was extremely full and busy, but pretty good on the whole. Heavy frost did not deter the intrepid 8.00 congregation - bizarrely, numbers were actually up appreciably, perhaps because those parishioners who will be away for Christmas wanted to touch base with their church family before they depart.The sermon went down better than I'd feared at 10.00. Somehow I felt paralysed by the wonderful passages set for the day, which seemed in themselves to say all I might want to, rather better than I could hope to...so that my best efforts seemed doomed from the outset, even with a little help from my friends - but it all felt much better from the pulpit than on the final read-through in the study.
Busy afternoon of domestic Christmas preps, Evensong and then time for carol singing with the youth group and a good proportion of the choir too. Never been, so cold, honestly, but the singing was good (and our first carols of the year, which made it extra real) and it all looked look very beautiful, with a heavy frost sparkling on the ground, mirroring the stars twinkling above us.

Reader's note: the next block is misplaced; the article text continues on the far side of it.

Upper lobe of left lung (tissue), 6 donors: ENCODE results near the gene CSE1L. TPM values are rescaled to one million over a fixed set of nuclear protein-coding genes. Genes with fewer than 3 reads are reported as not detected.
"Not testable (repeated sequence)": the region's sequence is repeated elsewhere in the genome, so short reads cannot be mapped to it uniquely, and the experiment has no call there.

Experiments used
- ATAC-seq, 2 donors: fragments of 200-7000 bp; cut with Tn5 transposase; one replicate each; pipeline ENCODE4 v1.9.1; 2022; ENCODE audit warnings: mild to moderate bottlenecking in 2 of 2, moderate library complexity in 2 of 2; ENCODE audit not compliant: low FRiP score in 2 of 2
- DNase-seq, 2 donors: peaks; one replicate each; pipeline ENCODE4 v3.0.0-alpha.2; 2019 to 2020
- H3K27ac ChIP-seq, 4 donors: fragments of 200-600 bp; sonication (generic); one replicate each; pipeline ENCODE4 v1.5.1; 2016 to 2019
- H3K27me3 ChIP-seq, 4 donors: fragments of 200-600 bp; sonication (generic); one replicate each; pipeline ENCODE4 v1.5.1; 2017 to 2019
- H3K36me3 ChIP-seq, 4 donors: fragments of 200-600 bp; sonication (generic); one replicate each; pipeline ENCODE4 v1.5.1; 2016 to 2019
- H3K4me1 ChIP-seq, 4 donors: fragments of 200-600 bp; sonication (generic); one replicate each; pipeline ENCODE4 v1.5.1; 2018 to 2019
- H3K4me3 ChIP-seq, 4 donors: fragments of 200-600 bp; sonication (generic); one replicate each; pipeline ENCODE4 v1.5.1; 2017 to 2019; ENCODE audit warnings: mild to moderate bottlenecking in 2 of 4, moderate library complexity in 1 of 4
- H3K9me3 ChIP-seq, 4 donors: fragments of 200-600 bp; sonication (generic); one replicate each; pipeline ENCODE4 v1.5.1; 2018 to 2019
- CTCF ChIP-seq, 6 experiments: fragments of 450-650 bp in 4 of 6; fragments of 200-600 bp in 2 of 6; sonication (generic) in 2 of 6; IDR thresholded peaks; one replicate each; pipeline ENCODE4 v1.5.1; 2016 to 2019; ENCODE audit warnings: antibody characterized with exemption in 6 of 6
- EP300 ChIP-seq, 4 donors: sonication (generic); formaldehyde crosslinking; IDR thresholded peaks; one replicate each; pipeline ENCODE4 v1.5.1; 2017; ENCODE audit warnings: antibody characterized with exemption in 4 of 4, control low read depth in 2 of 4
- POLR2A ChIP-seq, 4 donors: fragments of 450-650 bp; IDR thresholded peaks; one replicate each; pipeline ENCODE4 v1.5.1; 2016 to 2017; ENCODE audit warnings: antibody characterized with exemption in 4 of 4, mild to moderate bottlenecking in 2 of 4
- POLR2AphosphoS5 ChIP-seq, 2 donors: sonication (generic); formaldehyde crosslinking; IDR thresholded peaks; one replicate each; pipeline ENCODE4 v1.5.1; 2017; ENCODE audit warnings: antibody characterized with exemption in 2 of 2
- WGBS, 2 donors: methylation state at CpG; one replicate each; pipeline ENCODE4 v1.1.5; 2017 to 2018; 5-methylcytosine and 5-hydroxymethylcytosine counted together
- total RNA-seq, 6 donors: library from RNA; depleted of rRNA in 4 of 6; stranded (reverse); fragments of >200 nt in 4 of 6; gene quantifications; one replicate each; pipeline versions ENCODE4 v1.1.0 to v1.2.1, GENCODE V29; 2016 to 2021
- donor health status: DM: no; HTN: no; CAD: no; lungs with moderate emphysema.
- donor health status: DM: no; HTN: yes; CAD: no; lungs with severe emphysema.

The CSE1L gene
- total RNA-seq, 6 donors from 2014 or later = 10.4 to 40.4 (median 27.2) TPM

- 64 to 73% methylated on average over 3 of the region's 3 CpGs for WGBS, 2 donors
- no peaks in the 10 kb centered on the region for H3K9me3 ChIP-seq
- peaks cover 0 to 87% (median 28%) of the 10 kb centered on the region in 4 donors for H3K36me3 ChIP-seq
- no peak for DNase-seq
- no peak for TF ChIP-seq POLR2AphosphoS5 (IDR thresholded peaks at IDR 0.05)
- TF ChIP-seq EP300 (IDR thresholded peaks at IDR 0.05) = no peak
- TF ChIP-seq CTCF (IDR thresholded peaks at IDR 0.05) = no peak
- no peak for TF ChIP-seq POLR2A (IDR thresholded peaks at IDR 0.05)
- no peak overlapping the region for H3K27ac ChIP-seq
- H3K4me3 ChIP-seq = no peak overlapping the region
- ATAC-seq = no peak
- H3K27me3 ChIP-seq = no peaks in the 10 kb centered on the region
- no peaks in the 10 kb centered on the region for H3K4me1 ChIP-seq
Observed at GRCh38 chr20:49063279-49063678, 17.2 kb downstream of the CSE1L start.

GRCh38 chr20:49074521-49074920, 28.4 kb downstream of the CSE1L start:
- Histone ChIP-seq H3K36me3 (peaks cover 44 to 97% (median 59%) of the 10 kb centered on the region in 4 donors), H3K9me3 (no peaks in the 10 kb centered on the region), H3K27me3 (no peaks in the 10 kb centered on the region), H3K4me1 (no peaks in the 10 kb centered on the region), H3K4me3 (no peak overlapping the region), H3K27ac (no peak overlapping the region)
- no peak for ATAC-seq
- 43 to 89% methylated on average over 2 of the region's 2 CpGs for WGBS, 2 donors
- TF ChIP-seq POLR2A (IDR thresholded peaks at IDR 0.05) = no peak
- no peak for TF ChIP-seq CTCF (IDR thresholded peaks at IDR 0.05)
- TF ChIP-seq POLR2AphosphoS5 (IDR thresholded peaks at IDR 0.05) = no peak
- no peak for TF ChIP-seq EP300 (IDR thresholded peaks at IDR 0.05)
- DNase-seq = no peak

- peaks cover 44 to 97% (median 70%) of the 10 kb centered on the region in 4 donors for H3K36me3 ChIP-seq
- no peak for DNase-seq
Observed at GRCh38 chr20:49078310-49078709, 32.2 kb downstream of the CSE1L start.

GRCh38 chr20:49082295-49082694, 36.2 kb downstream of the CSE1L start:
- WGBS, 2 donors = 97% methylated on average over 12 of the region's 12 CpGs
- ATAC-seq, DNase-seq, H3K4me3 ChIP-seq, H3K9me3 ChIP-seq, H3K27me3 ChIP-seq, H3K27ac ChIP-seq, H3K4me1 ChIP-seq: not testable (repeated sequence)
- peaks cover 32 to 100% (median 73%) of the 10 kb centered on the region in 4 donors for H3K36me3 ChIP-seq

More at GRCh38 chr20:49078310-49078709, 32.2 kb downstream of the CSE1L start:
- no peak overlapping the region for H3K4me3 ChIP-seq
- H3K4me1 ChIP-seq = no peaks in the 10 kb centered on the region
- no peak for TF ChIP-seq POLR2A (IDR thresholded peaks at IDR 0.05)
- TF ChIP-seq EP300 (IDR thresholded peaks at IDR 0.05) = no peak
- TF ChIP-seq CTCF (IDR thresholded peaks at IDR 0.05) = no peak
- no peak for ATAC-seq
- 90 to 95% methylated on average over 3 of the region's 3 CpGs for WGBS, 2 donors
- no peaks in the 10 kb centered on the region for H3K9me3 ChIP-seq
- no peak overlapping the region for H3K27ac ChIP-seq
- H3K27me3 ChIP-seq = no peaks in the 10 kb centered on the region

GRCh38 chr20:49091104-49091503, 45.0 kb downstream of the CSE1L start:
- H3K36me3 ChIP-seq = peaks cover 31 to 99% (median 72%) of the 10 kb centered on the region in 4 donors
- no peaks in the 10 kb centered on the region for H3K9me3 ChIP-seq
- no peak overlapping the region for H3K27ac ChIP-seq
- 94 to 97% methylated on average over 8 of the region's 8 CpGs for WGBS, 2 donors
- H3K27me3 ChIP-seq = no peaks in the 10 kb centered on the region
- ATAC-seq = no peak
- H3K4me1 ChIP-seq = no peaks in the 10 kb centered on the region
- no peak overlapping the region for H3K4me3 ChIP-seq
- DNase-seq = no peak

I was specially pleased to sing for a neighbour who is dealing with renal failure with grace and style (when I last visited her, she had just finished decorating for Christmas and insisted on opening a bottle of pink fizz in honour of this). It really matters to be able to take little bits of Christmas to people, I'm certain.
In a little over an hour, we raised £76 for the Children's Society before admitting defeat and returning here to wine nobly mulled by Longsuffering Clockmaker (who is a bit of a domestic god on a good day :-) ) and as much hot food as we could muster...
Our tree stands waiting in Advent mode, lit but undecorated (since we need Hattie G home before that can be thought of), the candle bridges were alight and seeing our sitting room full of people I'm fond of, it was easy to believe that Christmas will soon be here, bringing with it the promise of light shining in our darkness.